Rheumatoid Arthritis and Physical Therapy

Meet Holly....Patient of the Month for July 2013

Holly is nothing short of amazing!  She fills our early mornings with laughter and has a consistently positive attitude.

She has approached her physical therapy with grace and determination, just as she has with life’s challenges. Her passion to embrace life is contagious and her taste in shoes is unreal!

In her own words....

  Three words that describe you: Outgoing, courageous, with a hint of sarcasm! (we agree-ha!)

What brought you to PT? I have had rheumatoid arthritis since I was six years old and developed a bunion on my right foot.I had surgery to repair it in February 2013. The doctor “broke” and pinned the bones, as well as removed some damaged tissue.

How have you benefitted from your PT experience?Going to physical therapy has been great! I attend two times a week and love Iron PT. The entire staff is wonderful. Aside from the mild torture Dr. Mayes puts my foot through on my early am visits, I really enjoy coming and have found it to be extremely beneficial and dare I say fun too!! I have seen a great improvement in the range of motion in my foot since I started attending about two months ago.

What would you recommend to someone who has the same injury as you? In my case due to the RA, regaining range of motion has been a tough process. I did not start PT until about four months after my surgery, which was too long. As soon as you are “back on your feet” and it is safe to proceed with PT, get started! The sooner, the better.

What activities are you most excited about getting back to?Well, as the Iron PT staff all know, I want to get back in my high heels. We have made our way back to 2 inch heels, now to get into the 4 inch ones. I do not wear them often, after all I do not want another bunion, but a young lady has to have her heels for a night out!

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You're as Flexible as a Tree (POM 6/13)

Patient of the Month: June 2013

Meet Steve....

Not only is Steve our Patient of the Month, but he is also the person we've seen make the most changes toward better health and wellness. Since starting therapy he has purchased a bike (and more importantly a helmet), participated in his first road race, started eating breakfast, and focused on better nutrition.

We are still working on better sleeping habits, but how can Steve rest when he is busy changing the world. He has committed his life to enriching the lives of students and inner city youth, and want to take a minute to honor that amazing work as well.

At this rate, we can hardly wait to see what happens next. Steve, we know your future is bright!!

In his own words....

Occupation: Education Injury: Hamstrings Three words to describe me: Ambitious, Gregarious, Dedicated

What brought you to PT? I started going to PT as a preventative measure due to tightness in my hamstrings.

How have you benefitted from your PT experience (physically or mentally)? I have benefited from my PT sessions in different aspects: my hamstrings are stronger and have more range of motion. Also, I have a more confident attitude towards my workouts.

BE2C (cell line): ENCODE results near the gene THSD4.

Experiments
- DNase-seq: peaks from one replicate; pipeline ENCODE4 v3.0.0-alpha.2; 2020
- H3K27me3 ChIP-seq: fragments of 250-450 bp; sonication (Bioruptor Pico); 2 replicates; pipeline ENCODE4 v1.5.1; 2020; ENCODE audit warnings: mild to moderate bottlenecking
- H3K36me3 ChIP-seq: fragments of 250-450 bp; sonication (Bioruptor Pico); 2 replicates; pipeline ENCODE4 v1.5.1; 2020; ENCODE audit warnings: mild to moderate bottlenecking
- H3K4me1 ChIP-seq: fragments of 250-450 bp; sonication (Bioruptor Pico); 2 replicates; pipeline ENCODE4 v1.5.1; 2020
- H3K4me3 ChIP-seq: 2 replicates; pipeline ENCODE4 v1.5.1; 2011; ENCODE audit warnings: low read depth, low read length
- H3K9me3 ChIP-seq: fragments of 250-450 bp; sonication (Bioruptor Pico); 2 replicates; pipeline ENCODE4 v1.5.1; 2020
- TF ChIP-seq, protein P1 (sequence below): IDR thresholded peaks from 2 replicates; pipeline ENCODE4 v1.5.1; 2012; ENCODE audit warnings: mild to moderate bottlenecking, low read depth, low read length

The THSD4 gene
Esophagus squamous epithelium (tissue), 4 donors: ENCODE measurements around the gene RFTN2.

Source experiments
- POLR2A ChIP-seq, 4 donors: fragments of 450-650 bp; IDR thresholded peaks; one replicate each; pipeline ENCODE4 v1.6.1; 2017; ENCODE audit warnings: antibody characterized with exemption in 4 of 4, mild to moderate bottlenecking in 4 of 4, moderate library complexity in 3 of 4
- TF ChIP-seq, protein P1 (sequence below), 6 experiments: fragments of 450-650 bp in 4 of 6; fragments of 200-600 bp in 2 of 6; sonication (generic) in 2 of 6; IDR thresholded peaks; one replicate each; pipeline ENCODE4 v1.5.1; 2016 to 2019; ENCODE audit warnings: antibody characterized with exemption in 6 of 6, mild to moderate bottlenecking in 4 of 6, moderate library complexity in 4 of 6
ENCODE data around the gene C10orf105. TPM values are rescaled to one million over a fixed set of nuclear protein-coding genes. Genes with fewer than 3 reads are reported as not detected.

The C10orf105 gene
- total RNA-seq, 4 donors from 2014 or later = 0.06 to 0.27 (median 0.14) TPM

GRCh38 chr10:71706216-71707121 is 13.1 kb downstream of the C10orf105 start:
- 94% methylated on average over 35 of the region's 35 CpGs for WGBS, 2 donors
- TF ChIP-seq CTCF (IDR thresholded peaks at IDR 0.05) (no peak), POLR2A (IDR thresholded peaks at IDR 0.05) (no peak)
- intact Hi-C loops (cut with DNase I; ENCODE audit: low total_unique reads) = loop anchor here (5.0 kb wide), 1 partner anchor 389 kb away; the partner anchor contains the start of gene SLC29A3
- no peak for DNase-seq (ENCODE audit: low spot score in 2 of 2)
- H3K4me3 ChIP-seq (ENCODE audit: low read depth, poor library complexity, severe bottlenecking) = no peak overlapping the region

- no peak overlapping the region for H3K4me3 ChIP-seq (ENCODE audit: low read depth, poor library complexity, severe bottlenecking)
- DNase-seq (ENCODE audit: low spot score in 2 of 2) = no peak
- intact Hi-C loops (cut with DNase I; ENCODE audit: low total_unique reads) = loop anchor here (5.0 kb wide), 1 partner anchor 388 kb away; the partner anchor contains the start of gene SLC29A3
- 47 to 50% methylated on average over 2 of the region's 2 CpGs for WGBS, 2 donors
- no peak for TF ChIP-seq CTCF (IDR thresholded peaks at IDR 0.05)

What would you recommend to someone who has the same injury as you? Strongly advise them to reach out to Iron PT and follow the doctor’s orders. You will see immediate improvement and restoration of physical function and fitness level.

Any new goals now that you are feeling better? I look forward to playing soccer on a regular again. My new goal is to sign up for a mud run later this year.

 

Stay in Your Lane - Ego vs. Injury

I've been treating a lot of heavy duty athletes and CrossFitters lately, and I find myself ending sessions with the same advice... "STAY IN YOUR LANE!"

You know that feeling...you're in the middle of a workout and your body's telling you something's not quite right, but your ego's telling you to keep going. This is especially true in a group fitness setting.

I am not referring to a mental roadblock (a.k.a., fear) here, but a physical one. You distinctively feel that part of your body is weak and vulnerable.

In these critical injury prevention moments, it's important to listen to your body and STAY IN YOUR LANE. What does this mean?

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  • Set your own goals (e.g., mileage, weight, etc.) and stick to them. Don't get sidetracked and dangerously veer in and out of your lane because you see people whizzing past you.

  • Compete with yourself! You can be in your own lane and still go faster and harder. Challenging yourself is part of the thrill!

  • Workout with people (e.g. running group, CrossFit gym, fitness class) who value injury prevention, mobility and openly advocate modifications. Move on if you are not in a supportive environment.

  • Don't give up and take the nearest exit. Keep moving forward! Modify your workout, cross train, rehab when necessary.

  • Accept that your lane is unique! You may have a dirt road with potholes and someone else might have beautiful new pavement, but your lane can still take you on an exciting adventure.

  • Find joy in your own progress. Enjoy the ride!